Gateway's wave machine

And again!


















































Stromness trail view

Girls cooling their feet!



Stromness trail view

Us on the Stromness trail





The four of us had spoken about going up to the Drakensburg mountain range, which is North of Durban about 3 hours away where the mountain pass (which is a World Heritage site) up to the Lesotho border is supposed to be amazing to see and you can still see original bush paintings in caves and on the hillside…  So we decided to hire a car and head on up there together to share the costs.  We had a car turn up for first thing the next day and with just a couple of things packed for a night stop over we hit the road…  Would you believe it was an old MK1 Golf that was brand new with a modern dash.  Big sellers over here by all accounts!


It was great to get out of the city again into the countryside.  We stayed at Sani’s Pass lodge at the foot of the 4x4 track up to the top.  We arrived in plenty of time to do a small hike in the afternoon with the odd thunder storm thrown in but it was worth it as the views were beautiful… Our room was actually a rondavel which is one of the traditional African round houses with a bed in the middle that has a thatched roof so it stayed cool in the sun and warm at night.  Being a Saturday the hostel was very busy with lots of locals using the place as a base to hit the pass the next day.


We all managed to get on the organised trip the next day up Sani’s Pass to the top where you cross the Lesotho border.  So another stamp on the passport!  At various parts it was very steep with lots of hairpin bends sometimes being a 1in 3 and definitely a 4x4 needed.  Well the views were amazing as we got up to the top.  Great clear day as well. 


We visited a traditional farming Lesotho village where we met one of the local ladies and were shown her house and got to see a small part of the way of life for the Basotho farming people.  They travel many miles on foot as the summer starts to herd their sheep on the good pastures near the border, and it’s generally the teenage boys of the family who take on this responsibility, and have to spend months away from their families living the most basic life in stone huts tending to their herds.  We met a couple of them on the trip and our guide told us that most of them are very lonely and like to interact with the tourists.  They had even made musical instruments out of old oil cans and bits of wood and gave us a great rendition of a tune!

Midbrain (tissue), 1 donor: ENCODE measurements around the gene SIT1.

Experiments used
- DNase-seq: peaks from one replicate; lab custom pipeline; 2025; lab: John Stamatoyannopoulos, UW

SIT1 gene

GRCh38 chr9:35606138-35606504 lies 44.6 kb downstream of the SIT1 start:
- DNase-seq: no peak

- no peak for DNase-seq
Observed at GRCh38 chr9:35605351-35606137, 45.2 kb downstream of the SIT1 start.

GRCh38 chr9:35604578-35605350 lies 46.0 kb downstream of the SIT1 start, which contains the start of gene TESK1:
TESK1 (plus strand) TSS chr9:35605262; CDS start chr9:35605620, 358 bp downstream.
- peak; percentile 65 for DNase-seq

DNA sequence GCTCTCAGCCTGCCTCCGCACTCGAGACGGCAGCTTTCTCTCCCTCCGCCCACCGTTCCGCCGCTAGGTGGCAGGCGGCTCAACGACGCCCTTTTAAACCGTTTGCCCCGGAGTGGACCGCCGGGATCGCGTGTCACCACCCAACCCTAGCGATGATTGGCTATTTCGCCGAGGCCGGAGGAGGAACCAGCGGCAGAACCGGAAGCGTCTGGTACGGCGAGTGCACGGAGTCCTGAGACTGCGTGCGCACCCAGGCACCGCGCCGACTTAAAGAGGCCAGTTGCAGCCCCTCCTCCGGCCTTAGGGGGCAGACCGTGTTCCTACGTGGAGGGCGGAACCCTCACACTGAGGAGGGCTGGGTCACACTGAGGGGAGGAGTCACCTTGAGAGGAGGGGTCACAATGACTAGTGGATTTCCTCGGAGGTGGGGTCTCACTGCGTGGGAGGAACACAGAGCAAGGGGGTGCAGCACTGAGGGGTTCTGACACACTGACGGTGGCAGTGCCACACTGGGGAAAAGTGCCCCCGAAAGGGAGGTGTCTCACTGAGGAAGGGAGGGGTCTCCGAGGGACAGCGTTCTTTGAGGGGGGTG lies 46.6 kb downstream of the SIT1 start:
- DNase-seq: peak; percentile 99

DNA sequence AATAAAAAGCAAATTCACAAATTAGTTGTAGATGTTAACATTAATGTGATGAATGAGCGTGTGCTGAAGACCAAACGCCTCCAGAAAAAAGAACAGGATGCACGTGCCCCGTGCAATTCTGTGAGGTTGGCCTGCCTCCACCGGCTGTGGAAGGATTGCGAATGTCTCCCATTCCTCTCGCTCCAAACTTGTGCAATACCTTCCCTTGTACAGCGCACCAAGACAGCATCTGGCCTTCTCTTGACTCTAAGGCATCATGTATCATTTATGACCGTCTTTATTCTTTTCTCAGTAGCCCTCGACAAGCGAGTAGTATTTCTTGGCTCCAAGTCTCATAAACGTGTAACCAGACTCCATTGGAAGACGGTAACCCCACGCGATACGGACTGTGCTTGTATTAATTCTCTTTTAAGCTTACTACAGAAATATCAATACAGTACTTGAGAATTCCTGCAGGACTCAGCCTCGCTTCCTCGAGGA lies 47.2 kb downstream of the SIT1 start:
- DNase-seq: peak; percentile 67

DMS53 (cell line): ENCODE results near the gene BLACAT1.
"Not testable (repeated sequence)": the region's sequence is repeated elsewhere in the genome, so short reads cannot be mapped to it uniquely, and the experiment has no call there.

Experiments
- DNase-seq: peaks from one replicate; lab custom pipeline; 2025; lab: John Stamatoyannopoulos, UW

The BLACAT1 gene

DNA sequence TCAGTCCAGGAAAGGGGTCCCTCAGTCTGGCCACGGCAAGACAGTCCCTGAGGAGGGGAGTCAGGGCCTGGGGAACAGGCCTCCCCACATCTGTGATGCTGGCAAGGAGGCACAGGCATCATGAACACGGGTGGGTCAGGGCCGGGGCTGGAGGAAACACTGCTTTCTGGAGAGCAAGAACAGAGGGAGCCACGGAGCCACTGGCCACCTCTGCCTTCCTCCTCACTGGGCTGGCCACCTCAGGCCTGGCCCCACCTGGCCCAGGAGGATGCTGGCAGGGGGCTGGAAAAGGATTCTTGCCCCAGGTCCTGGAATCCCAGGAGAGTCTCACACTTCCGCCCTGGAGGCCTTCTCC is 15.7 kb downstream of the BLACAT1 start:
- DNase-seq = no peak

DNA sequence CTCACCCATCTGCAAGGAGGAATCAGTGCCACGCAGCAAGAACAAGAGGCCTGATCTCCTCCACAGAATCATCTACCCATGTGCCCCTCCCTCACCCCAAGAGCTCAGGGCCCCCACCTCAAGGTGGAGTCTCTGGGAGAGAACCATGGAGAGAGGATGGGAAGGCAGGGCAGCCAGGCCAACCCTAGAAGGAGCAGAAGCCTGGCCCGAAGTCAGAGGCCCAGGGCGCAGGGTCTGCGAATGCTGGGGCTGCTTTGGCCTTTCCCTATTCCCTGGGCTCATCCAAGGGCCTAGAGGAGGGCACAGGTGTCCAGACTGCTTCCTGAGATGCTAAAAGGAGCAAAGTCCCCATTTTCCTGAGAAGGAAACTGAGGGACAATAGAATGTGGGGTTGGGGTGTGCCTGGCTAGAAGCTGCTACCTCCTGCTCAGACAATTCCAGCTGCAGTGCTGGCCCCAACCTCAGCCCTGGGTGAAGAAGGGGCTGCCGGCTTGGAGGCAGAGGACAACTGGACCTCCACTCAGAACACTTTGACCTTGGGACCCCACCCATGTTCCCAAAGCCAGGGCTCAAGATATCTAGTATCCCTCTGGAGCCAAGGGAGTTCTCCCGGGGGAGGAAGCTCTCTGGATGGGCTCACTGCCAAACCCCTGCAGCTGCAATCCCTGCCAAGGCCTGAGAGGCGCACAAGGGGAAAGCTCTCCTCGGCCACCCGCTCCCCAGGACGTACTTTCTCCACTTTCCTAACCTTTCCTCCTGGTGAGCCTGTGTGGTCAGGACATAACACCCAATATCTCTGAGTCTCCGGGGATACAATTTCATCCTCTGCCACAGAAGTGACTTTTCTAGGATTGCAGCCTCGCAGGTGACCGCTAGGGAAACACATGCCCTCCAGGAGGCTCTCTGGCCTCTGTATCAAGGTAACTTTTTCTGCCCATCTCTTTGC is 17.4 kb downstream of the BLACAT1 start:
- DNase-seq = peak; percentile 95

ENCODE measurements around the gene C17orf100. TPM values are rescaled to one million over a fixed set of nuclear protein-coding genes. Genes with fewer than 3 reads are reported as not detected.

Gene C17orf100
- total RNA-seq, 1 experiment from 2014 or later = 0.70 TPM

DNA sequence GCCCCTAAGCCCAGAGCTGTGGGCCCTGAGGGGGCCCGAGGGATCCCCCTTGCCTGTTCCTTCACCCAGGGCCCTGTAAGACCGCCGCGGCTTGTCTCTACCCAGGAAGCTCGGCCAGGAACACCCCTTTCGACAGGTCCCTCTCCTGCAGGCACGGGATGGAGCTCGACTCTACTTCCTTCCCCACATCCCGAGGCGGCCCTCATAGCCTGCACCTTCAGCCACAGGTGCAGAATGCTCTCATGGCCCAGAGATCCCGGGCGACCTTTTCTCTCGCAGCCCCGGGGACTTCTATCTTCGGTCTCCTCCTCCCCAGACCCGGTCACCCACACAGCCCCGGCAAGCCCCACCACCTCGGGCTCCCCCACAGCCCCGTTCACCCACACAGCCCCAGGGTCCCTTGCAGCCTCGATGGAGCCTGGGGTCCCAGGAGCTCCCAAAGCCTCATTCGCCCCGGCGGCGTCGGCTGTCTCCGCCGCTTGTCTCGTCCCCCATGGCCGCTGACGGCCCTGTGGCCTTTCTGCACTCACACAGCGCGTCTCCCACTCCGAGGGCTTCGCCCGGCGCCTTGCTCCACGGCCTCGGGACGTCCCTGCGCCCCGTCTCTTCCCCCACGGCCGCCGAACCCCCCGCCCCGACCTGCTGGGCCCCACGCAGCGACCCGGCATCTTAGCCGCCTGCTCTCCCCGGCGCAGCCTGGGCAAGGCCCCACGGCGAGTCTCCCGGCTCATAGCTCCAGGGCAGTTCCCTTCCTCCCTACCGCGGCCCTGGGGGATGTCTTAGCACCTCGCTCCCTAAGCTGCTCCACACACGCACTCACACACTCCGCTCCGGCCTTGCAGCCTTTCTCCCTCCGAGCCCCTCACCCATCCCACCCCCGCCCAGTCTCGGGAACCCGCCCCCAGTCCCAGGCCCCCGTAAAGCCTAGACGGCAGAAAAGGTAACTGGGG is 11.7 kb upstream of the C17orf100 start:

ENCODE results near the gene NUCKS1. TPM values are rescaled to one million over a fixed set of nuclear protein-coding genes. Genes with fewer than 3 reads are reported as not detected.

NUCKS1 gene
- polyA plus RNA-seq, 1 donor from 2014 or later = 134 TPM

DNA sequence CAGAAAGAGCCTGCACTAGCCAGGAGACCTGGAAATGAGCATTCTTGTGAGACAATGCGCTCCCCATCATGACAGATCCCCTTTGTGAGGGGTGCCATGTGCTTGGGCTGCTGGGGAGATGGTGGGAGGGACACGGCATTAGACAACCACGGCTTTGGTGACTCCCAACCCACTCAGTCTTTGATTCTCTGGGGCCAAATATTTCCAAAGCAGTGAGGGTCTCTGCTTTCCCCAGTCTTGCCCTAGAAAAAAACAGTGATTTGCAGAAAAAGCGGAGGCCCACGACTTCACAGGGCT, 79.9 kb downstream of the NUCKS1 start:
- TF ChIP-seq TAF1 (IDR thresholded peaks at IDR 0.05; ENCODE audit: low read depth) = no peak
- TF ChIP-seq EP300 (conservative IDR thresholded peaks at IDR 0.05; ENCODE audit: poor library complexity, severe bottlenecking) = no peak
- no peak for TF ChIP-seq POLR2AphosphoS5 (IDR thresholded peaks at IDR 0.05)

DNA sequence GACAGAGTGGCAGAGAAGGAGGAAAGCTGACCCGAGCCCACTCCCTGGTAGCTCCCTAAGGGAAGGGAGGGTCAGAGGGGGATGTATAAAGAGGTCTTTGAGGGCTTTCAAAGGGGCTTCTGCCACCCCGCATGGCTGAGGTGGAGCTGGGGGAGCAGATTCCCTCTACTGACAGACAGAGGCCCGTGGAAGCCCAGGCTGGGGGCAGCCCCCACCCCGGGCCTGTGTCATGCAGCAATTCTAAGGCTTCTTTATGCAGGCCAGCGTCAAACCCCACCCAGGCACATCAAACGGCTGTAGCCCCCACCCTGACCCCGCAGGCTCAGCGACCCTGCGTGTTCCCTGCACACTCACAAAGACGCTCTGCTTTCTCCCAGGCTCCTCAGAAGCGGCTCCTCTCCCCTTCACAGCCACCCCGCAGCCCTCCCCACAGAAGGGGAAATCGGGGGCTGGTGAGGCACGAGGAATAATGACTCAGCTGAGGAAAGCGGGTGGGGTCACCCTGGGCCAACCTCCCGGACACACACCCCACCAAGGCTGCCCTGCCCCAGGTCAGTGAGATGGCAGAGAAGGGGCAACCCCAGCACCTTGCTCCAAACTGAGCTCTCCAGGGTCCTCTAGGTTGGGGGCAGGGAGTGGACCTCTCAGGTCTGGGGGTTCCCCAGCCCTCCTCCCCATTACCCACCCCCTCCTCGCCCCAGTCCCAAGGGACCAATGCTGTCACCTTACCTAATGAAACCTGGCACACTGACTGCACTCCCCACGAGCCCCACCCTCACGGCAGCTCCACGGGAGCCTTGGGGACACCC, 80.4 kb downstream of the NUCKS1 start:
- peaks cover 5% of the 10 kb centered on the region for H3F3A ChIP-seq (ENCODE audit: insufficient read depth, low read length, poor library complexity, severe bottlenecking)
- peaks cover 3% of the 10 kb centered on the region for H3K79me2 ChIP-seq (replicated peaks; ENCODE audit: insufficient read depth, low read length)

We then went up to highest point of 3200M to eat our lunch.  The wind was blowing hard but you could see for over 100km away.  It was surprising how barren the landscape seems to be in Lesotho.  We passed the “Highest Pub in Africa” on our way up so on our way back down we stopped there for a drink which is perched at 2830M up, where they served a great warm gluwein which went down a treat.  Now the clouds had moved in to a point it was like thick fog so with not being able to see much we headed back down the track to the hostel. 


We grabbed a quick cup of coffee/tea before we hit the road just as it started raining.  What a drive back to Durban, we had seriously heavy rains, thick fog and it soon got dark as well, so that tied in with the usual animals, people and slow trucks on the roads it took about 4.5 hours to get back.  Long day!  The new hire car now looked like it had now been rallied!  The next day we had a day chilling out before getting on a flight to Cape Town.




A selection of photos from Sani's Pass